Or, write your own caption: Martin Maldonado of the Milwaukee Brewers looks on as Tony Campana of the Chicago Cubs walks off after striking out at Miller Park in Milwaukee, Wisconsin. The Brewers defeated the Cubs 8-0. (Photo by Scott Boehm/Getty Images)
Which of these numbers does not belong?
3, 1, 0, 2, 10, 0
That one's pretty easy. It's the runs the Cubs have scored in each of their last six games. Obviously, the "10" is the outlier -- the Cubs have now been shut out in two of their last four and have scored six total runs in the non-10-run game. In fact, let's extend that sequence:
2, 4, 0, 4, 1, 1, 0, 2, 4, 3, 1, 0, 2, 10, 0
Apart from the three-game sweep of the Padres at Wrigley Field last week, those are the Cubs' run totals in each game since May 16. Take out the 10-run game, and that's 24 total runs in 14 games, an average of 1.7 per game. Even with the 10 runs included, that's 34 runs in 15 games, an average of 2.27 per game, which isn't going to win you very much -- and the 10-run game is the only win in that sequence.
There isn't a whole lot to tell about this game, since the Cubs barely showed up, but there are two other numbers from Wednesday night that are important:
That's the number of hits the Cubs had: a single by Starlin Castro, a single by Ian Stewart (who's still under the Mendoza Line at .199) and a double by Alfonso Soriano. In addition, Stewart, DeJesus and Darwin Barney walked. That was it for the offense.
For the second straight night, Cubs hitters struck out 14 or more times. The 15 on Wednesday night gave them 420 for the year as hitters, which, interestingly enough, isn't anywhere near the most in the National League; it ranks 11th, 38 behind the Mets, who have the most (458). But piling them up the way they have the last couple of days, it might not be too long before they're on top of this undesirable heap.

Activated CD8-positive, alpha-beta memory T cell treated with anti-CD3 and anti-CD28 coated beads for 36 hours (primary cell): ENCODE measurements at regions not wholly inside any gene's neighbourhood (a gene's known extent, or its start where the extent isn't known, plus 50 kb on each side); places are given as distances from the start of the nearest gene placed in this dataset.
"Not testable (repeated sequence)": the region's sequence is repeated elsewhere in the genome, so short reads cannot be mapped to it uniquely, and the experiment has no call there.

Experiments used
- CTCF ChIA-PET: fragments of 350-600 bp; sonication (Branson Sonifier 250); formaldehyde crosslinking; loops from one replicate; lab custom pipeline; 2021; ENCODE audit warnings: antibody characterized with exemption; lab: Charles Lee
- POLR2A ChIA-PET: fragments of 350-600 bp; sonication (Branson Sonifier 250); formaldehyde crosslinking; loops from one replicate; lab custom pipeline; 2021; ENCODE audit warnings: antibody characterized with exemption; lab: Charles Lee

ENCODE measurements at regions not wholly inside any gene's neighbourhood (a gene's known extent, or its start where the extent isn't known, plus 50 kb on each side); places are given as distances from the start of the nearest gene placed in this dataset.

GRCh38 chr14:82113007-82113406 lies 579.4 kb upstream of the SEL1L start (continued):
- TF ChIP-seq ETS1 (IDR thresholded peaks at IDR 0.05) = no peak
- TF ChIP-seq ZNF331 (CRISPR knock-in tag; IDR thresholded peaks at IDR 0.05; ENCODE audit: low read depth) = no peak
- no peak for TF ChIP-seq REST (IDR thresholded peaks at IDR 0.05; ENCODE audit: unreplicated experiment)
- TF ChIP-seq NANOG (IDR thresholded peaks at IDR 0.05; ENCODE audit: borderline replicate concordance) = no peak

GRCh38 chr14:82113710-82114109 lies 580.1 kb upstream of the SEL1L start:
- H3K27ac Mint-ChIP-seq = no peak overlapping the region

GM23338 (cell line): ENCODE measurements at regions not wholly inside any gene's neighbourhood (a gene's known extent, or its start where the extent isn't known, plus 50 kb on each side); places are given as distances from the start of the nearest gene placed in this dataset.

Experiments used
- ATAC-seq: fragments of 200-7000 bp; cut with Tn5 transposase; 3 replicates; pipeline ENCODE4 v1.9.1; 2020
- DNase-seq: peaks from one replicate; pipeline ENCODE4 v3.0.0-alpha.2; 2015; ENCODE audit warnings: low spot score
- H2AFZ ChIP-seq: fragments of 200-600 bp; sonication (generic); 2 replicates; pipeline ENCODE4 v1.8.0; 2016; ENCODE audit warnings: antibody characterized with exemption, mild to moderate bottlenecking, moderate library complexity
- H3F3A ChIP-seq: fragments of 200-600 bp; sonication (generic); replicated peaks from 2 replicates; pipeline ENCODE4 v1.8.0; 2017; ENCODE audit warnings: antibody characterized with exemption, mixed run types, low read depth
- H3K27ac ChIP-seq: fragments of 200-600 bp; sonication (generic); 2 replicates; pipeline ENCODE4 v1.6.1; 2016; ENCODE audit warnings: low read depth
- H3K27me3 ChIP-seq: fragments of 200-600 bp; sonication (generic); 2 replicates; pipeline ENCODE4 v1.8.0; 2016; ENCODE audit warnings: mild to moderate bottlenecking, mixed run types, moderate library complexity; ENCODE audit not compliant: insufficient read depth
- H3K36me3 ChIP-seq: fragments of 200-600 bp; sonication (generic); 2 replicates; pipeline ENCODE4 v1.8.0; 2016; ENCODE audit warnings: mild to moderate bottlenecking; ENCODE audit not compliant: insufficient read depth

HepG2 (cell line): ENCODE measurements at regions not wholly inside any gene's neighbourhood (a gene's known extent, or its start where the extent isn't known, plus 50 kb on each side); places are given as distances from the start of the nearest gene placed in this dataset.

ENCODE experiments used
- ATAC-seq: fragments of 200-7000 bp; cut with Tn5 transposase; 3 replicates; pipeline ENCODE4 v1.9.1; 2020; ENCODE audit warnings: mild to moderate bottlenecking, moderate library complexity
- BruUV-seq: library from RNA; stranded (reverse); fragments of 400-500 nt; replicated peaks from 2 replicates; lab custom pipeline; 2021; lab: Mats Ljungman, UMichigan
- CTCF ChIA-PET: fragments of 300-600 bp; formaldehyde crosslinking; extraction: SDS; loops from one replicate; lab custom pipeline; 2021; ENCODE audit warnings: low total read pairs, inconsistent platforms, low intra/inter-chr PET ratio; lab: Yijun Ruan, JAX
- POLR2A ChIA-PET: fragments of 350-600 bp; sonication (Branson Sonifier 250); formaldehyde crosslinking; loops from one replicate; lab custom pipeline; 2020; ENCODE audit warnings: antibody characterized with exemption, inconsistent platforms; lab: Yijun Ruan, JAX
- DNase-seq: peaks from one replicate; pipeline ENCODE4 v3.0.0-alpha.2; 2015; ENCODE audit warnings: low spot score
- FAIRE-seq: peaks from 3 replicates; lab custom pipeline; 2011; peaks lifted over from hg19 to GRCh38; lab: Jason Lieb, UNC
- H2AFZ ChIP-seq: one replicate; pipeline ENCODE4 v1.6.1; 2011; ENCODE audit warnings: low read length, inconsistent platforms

The way Zack Greinke pitched Wednesday night, it wasn't likely the Cubs were going to win anyway. In three career starts vs. the Cubs at Miller Park, Greinke has now thrown 21⅓ innings, allowed nine hits, seven walks and one earned run (ERA 0.42, WHIP 0.75) and struck out 28. On the other hand, in two career starts at Wrigley Field, Greinke has thrown nine innings, allowed 17 hits and 14 earned runs (ERA 14.00). I can't think of any pitcher in recent history who has such bizarrely different splits against the same team in two different ballparks.
That's about the most interesting thing I can come up with regarding Wednesday night's game. Oh, there is one other thing -- Manuel Corpas made his Cubs debut and threw a really nice inning, with some good movement on his pitches. At 29, he still has a chance to come back and be the pitcher he was for the 2007 Rockies. Maybe the Cubs pulled off a decent scrap-heap pickup here. Carlos Marmol, on the other hand, was awful again. This time, he decided to not walk anyone, instead giving up a pair of singles and Taylor Green's first major league homer. Ugh.
Meanwhile, themed recaps are coming back soon if this team doesn't at least get interesting. Or maybe even if it does. The game preview for Thursday afternoon's series finale will post at 11 a.m. CDT.